Select Committee on Welsh Affairs Written Evidence

Written Evidence from Campaign For The Protection Of Rural Wales, Ceredigion Branch

  We submit the following in reference to the above Inquiry:

  1.  We regret that there has so far been no national debate on energy supply and conservation and welcome the present initiative by government.

  2.  We believe that the emphasis currently placed on developing wind energy in Wales is more a cosmetic gesture than a solution to the problems of runaway CO2 emissions. These need urgently addressing through national policies encouraging efficient public transport and restricting air travel. Given available statistics for their performance and costs, we believe it is not reasonable to claim that further windfarm development is in the national interest.

  3.  We believe the national interest will be more appropriately served by encouraging and subsidizing individual endeavour to employ other forms of alternative energy and that government should urgently emphasise the need for energy conservation.

  4.  Having seen Environmental Impact Assessments associated with several recent planning developments and in particular with those relating to windfarms, we are concerned about their quality and therefore urge that serious future consideration be given to allocating government expertise to monitor them.

  5.  In regard to landscape, we find it worrying that government and its advisers currently apply such subjective criteria when evaluating landscape/environmental importance. We urge that greater recognition be afforded perceptions and appreciation of landscape and its significance by those communities which use and manage them at the regional and local level. This is not to suggest that landscape should not be designated significant nationally. When such designation applies, it should be respected by adequately protected against development.

  6.  As regards the planning system, in our dealings over windfarm applications in this county a handful of concerns apply. First, it is clear that few locally elected councillors are trained to understand the implications raised by many types of application processed in the planning system. We therefore urge that training be instituted to help redress this problem, if not to consider introducing written examinations on national planning policies as a condition for those making decisions about planning matters. We are also concerned in Ceredigion that we have to pay a fee for sight of planning files which we believe should be available free under the Freedom of Information Act. Furthermore, we have been disturbed to discover and regret to report that in processing applications, the Planning Authority has demonstrably acted partially by not appropriately maintaining complete records. Although we have not discovered this in relation to energy matters, such a practice diminishes confidence in government.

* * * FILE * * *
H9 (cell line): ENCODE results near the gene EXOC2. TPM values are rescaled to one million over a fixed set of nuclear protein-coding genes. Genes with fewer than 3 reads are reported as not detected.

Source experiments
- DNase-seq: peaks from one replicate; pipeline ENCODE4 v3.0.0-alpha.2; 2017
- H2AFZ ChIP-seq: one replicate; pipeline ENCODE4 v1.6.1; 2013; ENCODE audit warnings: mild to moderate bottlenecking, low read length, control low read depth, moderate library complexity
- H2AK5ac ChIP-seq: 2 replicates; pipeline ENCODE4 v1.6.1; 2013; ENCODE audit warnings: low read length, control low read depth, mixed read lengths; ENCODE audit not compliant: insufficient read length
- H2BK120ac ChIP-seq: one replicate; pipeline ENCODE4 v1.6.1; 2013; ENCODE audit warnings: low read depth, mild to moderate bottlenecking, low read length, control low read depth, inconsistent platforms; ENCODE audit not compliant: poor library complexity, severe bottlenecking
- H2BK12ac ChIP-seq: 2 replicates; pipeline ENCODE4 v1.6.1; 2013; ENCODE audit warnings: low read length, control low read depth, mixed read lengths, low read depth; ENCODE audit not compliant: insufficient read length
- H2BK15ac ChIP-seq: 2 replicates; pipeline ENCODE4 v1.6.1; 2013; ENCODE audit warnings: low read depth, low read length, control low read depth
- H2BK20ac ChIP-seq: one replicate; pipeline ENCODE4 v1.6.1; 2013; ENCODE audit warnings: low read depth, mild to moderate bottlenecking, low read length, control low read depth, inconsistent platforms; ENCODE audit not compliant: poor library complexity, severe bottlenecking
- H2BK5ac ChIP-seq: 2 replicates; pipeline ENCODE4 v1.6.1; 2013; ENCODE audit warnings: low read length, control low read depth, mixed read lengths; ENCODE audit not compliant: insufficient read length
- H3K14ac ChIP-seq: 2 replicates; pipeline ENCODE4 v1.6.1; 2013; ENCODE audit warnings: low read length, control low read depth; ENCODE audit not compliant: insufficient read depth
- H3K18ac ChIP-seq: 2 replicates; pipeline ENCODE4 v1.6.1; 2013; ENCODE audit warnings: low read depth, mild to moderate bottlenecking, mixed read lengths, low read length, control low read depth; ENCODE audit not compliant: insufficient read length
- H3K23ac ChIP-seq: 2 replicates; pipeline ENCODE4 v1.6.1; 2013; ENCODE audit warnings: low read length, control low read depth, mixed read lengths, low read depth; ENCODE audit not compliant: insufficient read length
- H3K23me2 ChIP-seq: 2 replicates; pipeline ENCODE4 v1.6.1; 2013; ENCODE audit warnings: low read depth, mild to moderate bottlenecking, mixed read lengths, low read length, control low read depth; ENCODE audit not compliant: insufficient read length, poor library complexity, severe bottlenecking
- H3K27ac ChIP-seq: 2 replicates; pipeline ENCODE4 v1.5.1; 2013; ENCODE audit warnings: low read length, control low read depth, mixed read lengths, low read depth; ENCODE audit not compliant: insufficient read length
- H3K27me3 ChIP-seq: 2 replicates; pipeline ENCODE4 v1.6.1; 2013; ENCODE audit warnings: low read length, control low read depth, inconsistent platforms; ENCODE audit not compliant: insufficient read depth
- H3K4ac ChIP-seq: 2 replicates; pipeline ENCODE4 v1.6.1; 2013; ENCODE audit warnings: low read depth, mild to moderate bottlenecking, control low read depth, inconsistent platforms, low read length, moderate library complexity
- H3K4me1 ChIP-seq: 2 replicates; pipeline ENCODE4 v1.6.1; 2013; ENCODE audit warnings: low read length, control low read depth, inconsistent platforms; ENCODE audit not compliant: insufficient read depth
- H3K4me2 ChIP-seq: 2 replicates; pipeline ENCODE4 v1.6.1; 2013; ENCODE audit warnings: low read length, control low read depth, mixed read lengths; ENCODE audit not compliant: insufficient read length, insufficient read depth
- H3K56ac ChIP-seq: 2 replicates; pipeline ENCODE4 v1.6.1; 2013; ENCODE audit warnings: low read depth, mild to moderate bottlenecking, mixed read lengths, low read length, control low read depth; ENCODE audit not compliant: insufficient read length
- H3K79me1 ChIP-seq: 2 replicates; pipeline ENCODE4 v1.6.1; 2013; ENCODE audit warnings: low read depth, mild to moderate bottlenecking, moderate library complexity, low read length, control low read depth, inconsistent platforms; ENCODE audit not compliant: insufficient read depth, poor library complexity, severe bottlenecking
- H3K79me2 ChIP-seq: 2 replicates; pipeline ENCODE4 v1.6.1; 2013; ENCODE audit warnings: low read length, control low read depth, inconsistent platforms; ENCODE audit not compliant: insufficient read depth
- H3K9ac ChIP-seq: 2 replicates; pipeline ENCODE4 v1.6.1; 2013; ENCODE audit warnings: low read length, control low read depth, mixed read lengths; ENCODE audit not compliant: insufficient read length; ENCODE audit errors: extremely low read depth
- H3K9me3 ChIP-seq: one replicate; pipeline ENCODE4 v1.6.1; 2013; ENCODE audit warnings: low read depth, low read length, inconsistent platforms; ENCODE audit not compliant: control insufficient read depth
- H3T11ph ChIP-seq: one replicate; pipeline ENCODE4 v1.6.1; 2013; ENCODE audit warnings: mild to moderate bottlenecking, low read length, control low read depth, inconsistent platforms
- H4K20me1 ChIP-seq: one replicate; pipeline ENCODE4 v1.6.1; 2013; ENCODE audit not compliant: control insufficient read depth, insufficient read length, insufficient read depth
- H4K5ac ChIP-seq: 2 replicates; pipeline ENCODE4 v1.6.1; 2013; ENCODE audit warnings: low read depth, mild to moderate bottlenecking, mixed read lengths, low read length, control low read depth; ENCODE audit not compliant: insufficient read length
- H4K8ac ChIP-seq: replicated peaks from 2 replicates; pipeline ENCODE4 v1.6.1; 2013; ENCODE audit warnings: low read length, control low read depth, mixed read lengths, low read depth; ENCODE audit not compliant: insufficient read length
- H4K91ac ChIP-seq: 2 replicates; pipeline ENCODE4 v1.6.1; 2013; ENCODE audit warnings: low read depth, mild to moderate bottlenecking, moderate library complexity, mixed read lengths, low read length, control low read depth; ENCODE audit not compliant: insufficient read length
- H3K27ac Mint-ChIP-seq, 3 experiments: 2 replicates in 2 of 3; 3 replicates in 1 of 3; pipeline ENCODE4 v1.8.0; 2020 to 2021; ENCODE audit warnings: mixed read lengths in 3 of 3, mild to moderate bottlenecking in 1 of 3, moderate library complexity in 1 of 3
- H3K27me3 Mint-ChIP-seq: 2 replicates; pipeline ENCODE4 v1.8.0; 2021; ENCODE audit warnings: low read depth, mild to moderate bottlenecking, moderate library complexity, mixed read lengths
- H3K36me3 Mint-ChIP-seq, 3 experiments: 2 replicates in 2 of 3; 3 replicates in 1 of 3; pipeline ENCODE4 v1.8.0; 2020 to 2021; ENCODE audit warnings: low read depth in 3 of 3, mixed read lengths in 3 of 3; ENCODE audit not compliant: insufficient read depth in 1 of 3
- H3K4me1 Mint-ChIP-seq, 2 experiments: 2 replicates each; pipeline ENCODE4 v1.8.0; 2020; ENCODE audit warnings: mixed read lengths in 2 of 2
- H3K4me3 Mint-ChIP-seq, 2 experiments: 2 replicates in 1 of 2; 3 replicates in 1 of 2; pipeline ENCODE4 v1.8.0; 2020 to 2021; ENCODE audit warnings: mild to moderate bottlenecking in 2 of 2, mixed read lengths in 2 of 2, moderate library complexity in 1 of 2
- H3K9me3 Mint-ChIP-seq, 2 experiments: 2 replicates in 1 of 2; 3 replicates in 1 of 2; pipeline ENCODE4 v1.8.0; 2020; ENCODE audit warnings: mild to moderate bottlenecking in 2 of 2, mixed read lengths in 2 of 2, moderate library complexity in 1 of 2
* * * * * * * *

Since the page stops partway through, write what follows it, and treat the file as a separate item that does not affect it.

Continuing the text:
7.  We recognize and lament the parlous state of farming nationally. We are, however, disturbed that current diversifications, like windfarms (but also including other activities) can be promoted under umbrellas which divide neighbourhoods and disturb community harmony.

  8.  We are dissatisfied that the nature of windfarm sound (and that of some other developments) is rarely addressed in the planning process, as we believe it is inadequately understood, and we know that it can have unpredictable effects upon humans. In specific instances, it is only discovered when the turbines are turning, by which time it is too late to help those affected.

  9.  Finally, since Cefn Croes was built, Ceredigion's landscape appears strongly punctuated by wind turbines and the county now contributes a fair share to national generation targets. CPRW has a neutral policy towards some of the types of energy generation available. However, in Ceredigion though we share national concerns about addressing the government's intention to reduce CO2 emissions, we believe it now vital to initiate promote and invest in serious energy conservation projects at all levels.

29 November 2005

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